Shane Croucher


Shane reports on politics and local authorities in Lincolnshire. He studied investigative journalism at the University of Lincoln and also edited the student newspaper.

A journalism professor at the University of Lincoln has received the highest recognition possible for Higher Education teachers.

Professor Richard Keeble, Acting Head of the School of Journalism, has won a National Teaching Fellowship. He’s the first academic at the university to get this award.

He will be honoured with the top award by the Higher Education Academy at a ceremony at Middle Temple Hall, London, on October 5.

Prof Keeble played a central role in the development of journalism teaching in Higher Education, writing and editing 20 books.

These include books on communication ethics, the coverage of the Afghanistan War, the reporting of the Arab Spring and the links between Fleet Street journalists and the intelligence services.

His Newspapers Handbook, now in its fourth edition, is regarded as the seminal textbook on reporting skills.

He is also a leading authority on journalism ethics and has been in demand across the globe for commentary on the recent phone hacking scandal.

Prof Keeble will be awarded a prize of £10,000 for professional development.

He said: “I’ve been lucky here during my time in Lincoln. Since my arrival, I have been supported by my colleagues and the students have been very appreciative.

“I have a passion for newspapers and I try to convey that passion to my students. I will continue to write and work, I have a book that I am hoping to get published this year.

“In regards to the prize money, I have yet to decide what to use it for. My son is currently researching at a university in Perth, Australia, so I may use some of it to visit journalism colleagues over there.

“In light of this award, I have always had strong ethical and political side to my teaching and I have never been afraid to speak out – sometimes on controversial issues.

“My advice to colleagues is to believe in their students and learn from them.”

Dorothy Byrne, head of Channel Four News and Current Affairs, said: “Richard is a major figure in the debate about journalism in the UK. His innovative thinking and academic excellence forms the foundation of his inspirational teaching.”

Professor John Tulloch, Head of the LSJ, commented: “This award is richly deserved. Richard is a hugely experienced and inspirational teacher of journalism.

“In particular, he has pioneered the teaching of media ethics and human rights in the journalism curriculum — two subjects that the industry badly needs to address, as the current scandal over phone hacking shows.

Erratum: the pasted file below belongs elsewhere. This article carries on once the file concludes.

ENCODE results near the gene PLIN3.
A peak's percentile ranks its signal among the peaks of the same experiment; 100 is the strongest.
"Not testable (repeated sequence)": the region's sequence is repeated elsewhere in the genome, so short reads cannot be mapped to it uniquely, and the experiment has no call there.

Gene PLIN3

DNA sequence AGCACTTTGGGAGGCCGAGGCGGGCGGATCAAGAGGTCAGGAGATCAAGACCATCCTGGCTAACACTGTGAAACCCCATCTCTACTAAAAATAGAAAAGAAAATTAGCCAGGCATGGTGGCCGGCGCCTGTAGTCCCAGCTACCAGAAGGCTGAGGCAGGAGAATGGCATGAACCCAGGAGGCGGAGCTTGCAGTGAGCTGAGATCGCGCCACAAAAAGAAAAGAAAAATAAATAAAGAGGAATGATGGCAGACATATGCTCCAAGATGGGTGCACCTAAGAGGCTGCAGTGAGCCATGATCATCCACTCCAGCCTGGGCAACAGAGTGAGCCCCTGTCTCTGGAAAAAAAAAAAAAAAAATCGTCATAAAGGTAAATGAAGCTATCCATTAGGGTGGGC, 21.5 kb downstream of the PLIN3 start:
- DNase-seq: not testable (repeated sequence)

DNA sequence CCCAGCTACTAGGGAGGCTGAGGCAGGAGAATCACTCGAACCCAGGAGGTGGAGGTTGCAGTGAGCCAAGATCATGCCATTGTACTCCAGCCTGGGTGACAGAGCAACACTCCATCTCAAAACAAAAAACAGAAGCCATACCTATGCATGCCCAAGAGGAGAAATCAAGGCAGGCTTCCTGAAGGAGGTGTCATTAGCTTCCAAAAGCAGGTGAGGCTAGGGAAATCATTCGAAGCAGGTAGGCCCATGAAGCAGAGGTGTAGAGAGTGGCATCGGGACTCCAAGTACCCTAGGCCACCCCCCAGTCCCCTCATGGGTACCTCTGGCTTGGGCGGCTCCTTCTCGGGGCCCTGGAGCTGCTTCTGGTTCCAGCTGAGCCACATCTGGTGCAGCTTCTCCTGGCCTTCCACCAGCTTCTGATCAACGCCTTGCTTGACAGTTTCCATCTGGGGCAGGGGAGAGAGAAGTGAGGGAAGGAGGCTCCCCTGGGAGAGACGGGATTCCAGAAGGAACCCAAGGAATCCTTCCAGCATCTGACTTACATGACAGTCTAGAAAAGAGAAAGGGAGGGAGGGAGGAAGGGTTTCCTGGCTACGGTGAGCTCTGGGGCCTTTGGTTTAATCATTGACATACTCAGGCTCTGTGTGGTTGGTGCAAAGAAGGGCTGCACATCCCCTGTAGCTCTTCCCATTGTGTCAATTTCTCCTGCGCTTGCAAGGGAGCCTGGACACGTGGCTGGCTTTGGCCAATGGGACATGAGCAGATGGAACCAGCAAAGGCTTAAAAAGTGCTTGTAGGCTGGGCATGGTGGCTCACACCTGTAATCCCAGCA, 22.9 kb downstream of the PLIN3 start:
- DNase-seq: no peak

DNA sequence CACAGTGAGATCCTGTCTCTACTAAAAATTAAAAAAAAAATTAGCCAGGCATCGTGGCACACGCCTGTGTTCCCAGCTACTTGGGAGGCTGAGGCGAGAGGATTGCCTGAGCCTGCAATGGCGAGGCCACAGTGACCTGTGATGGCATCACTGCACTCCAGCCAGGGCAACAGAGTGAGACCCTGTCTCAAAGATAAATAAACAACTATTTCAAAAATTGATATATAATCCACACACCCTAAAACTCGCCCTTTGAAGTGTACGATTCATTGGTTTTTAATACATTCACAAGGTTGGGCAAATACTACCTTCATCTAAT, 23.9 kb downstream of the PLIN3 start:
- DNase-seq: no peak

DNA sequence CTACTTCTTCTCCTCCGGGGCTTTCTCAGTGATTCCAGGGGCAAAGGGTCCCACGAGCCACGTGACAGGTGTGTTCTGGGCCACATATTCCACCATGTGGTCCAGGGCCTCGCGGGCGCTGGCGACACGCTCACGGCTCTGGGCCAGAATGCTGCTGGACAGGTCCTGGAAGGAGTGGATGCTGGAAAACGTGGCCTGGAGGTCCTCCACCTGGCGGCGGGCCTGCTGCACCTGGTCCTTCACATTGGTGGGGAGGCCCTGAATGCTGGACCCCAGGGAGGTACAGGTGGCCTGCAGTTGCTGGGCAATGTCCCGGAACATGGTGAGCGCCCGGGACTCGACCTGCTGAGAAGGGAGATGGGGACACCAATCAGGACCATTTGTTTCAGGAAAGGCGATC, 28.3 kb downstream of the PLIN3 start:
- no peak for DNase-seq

“Richard’s work helps to build a better journalism. The LSJ is proud of him.”

Professor Mary Stuart, Vice-Chancellor of the University of Lincoln, added: “I am delighted that Richard has been recognised as a National Teaching Fellow.

“It demonstrates his considerable contribution to teaching excellence in journalism, not only at Lincoln but his wider engagement and influence.”

Source: University of Lincoln

New figures from City of Lincoln Council show that it raised £103,295 in parking fines in 2010.

Its most profitable month was December, when it claimed £11,841 in fines. Its least was October at £5,449.

Data was released following a freedom of information request to the council on July 12.

The fines are from the City Council’s off-street parking facilities, such as its Lucy Tower car park.

There are 20 car parks run by the city authority across Lincoln, providing 2,946 pay and display parking spots.

See the full data below, and hover over each month for values:

Source: What Do They Know? | Photo: Google Street View

More than half the people assessed for Type 2 diabetes at a charity event in Lincoln were found to be at risk of getting the disease.

Diabetes UK, a charity, held a roadshow in Lincoln city centre from July 21-22.

They risk assessed 183 people, referring 93 to their GPs for additional tests and information.

Type 2 diabetes develops when the body can still make some insulin, but not enough, or when the insulin that is produced does not work properly, known as insulin resistance.

Diabetes UK staff offered free diabetes risk assessment tests to people in the area to predict a person’s risk of developing Type 2 diabetes in the next ten years.

It’s estimated 9,700 people in Lincolnshire have Type 2 diabetes but are not aware.

If the condition is not diagnosed early enough or left untreated, it can lead to devastating complications like stroke, heart disease, kidney failure and blindness.

Peter Shorrick, Midlands Regional Manager for Diabetes UK, said: “Diabetes is one of the biggest health challenges facing us today.

“It’s frightening that there are more than 9,700 people in Lincolnshire alone that have Type 2 diabetes but have no idea they do.

“I am pleased that the Diabetes UK Healthy Lifestyle Roadshow was able to help people find out if they were at risk of the condition.”

Source, Photo: Diabetes UK

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